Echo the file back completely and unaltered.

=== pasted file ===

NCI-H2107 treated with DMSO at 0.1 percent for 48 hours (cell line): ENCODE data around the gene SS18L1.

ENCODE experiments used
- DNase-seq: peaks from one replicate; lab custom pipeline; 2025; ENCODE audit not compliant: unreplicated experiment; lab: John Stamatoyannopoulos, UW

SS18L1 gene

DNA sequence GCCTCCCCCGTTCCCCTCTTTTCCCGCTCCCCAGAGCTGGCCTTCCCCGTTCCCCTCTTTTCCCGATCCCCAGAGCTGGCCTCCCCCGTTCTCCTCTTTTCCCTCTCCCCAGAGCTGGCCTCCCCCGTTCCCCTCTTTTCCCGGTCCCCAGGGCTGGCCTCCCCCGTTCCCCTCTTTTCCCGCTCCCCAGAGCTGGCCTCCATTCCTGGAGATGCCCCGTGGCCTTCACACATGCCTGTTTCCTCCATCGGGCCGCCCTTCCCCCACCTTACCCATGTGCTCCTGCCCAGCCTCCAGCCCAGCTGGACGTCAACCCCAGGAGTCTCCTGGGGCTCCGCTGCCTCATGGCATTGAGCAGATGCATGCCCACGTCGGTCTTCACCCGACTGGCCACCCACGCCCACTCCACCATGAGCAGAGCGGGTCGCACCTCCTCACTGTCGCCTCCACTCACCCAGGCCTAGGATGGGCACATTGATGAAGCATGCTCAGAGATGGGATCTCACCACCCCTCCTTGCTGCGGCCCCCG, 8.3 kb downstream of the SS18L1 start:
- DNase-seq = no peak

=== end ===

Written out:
NCI-H2107 treated with DMSO at 0.1 percent for 48 hours (cell line): ENCODE data around the gene SS18L1.

ENCODE experiments used
- DNase-seq: peaks from one replicate; lab custom pipeline; 2025; ENCODE audit not compliant: unreplicated experiment; lab: John Stamatoyannopoulos, UW

SS18L1 gene

DNA sequence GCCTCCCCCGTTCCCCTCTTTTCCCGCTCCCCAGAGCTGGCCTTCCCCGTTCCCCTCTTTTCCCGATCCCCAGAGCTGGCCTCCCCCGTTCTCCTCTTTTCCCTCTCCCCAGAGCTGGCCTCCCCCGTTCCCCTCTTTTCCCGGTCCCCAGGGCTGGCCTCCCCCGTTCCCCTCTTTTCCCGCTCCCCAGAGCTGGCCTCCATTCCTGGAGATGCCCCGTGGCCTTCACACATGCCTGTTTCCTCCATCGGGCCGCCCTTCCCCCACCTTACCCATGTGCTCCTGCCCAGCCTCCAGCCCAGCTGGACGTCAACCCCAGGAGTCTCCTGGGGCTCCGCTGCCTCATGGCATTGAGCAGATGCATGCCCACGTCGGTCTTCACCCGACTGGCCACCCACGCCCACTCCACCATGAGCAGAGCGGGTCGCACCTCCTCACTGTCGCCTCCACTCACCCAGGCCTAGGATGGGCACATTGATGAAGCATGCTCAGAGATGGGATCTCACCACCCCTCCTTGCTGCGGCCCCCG, 8.3 kb downstream of the SS18L1 start:
- DNase-seq = no peak